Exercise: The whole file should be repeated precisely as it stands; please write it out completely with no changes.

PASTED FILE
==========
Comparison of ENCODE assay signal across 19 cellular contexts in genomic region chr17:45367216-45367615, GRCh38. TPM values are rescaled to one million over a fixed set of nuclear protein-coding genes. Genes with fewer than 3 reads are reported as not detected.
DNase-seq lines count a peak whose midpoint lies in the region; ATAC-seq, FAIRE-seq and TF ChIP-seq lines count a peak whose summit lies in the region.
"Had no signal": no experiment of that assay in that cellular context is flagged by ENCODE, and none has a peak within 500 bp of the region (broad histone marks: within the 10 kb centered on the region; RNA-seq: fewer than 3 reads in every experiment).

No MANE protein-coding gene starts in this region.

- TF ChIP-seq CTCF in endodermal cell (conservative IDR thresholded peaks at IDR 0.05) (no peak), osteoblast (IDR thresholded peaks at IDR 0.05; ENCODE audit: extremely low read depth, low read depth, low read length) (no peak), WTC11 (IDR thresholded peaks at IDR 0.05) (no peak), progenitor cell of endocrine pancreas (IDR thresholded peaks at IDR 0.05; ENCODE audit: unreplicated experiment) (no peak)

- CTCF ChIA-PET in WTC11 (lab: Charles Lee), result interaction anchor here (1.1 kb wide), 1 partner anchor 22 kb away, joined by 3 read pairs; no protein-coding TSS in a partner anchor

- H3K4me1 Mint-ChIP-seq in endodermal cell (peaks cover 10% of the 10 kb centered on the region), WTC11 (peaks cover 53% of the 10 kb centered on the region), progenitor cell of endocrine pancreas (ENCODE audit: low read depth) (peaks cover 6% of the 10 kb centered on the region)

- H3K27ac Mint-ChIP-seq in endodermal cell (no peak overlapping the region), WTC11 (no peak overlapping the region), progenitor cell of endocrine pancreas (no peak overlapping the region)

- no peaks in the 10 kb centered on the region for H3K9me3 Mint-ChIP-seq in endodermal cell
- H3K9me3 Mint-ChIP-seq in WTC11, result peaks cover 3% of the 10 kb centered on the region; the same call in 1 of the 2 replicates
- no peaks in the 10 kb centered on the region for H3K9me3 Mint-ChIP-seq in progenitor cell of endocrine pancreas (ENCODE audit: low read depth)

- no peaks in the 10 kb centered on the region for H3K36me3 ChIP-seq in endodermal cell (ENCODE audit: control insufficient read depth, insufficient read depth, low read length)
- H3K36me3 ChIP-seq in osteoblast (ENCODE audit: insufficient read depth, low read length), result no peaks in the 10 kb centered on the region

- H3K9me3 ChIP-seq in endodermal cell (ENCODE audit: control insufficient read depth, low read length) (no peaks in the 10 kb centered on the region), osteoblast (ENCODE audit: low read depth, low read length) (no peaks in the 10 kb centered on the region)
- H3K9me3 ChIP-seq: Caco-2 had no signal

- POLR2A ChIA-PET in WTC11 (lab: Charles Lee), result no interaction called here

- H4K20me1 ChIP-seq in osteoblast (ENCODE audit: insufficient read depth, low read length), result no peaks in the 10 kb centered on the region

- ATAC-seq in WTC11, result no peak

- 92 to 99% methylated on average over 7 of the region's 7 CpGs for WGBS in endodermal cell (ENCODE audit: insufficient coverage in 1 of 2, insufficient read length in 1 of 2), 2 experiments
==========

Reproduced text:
Comparison of ENCODE assay signal across 19 cellular contexts in genomic region chr17:45367216-45367615, GRCh38. TPM values are rescaled to one million over a fixed set of nuclear protein-coding genes. Genes with fewer than 3 reads are reported as not detected.
DNase-seq lines count a peak whose midpoint lies in the region; ATAC-seq, FAIRE-seq and TF ChIP-seq lines count a peak whose summit lies in the region.
"Had no signal": no experiment of that assay in that cellular context is flagged by ENCODE, and none has a peak within 500 bp of the region (broad histone marks: within the 10 kb centered on the region; RNA-seq: fewer than 3 reads in every experiment).

No MANE protein-coding gene starts in this region.

- TF ChIP-seq CTCF in endodermal cell (conservative IDR thresholded peaks at IDR 0.05) (no peak), osteoblast (IDR thresholded peaks at IDR 0.05; ENCODE audit: extremely low read depth, low read depth, low read length) (no peak), WTC11 (IDR thresholded peaks at IDR 0.05) (no peak), progenitor cell of endocrine pancreas (IDR thresholded peaks at IDR 0.05; ENCODE audit: unreplicated experiment) (no peak)

- CTCF ChIA-PET in WTC11 (lab: Charles Lee), result interaction anchor here (1.1 kb wide), 1 partner anchor 22 kb away, joined by 3 read pairs; no protein-coding TSS in a partner anchor

- H3K4me1 Mint-ChIP-seq in endodermal cell (peaks cover 10% of the 10 kb centered on the region), WTC11 (peaks cover 53% of the 10 kb centered on the region), progenitor cell of endocrine pancreas (ENCODE audit: low read depth) (peaks cover 6% of the 10 kb centered on the region)

- H3K27ac Mint-ChIP-seq in endodermal cell (no peak overlapping the region), WTC11 (no peak overlapping the region), progenitor cell of endocrine pancreas (no peak overlapping the region)

- no peaks in the 10 kb centered on the region for H3K9me3 Mint-ChIP-seq in endodermal cell
- H3K9me3 Mint-ChIP-seq in WTC11, result peaks cover 3% of the 10 kb centered on the region; the same call in 1 of the 2 replicates
- no peaks in the 10 kb centered on the region for H3K9me3 Mint-ChIP-seq in progenitor cell of endocrine pancreas (ENCODE audit: low read depth)

- no peaks in the 10 kb centered on the region for H3K36me3 ChIP-seq in endodermal cell (ENCODE audit: control insufficient read depth, insufficient read depth, low read length)
- H3K36me3 ChIP-seq in osteoblast (ENCODE audit: insufficient read depth, low read length), result no peaks in the 10 kb centered on the region

- H3K9me3 ChIP-seq in endodermal cell (ENCODE audit: control insufficient read depth, low read length) (no peaks in the 10 kb centered on the region), osteoblast (ENCODE audit: low read depth, low read length) (no peaks in the 10 kb centered on the region)
- H3K9me3 ChIP-seq: Caco-2 had no signal

- POLR2A ChIA-PET in WTC11 (lab: Charles Lee), result no interaction called here

- H4K20me1 ChIP-seq in osteoblast (ENCODE audit: insufficient read depth, low read length), result no peaks in the 10 kb centered on the region

- ATAC-seq in WTC11, result no peak

- 92 to 99% methylated on average over 7 of the region's 7 CpGs for WGBS in endodermal cell (ENCODE audit: insufficient coverage in 1 of 2, insufficient read length in 1 of 2), 2 experiments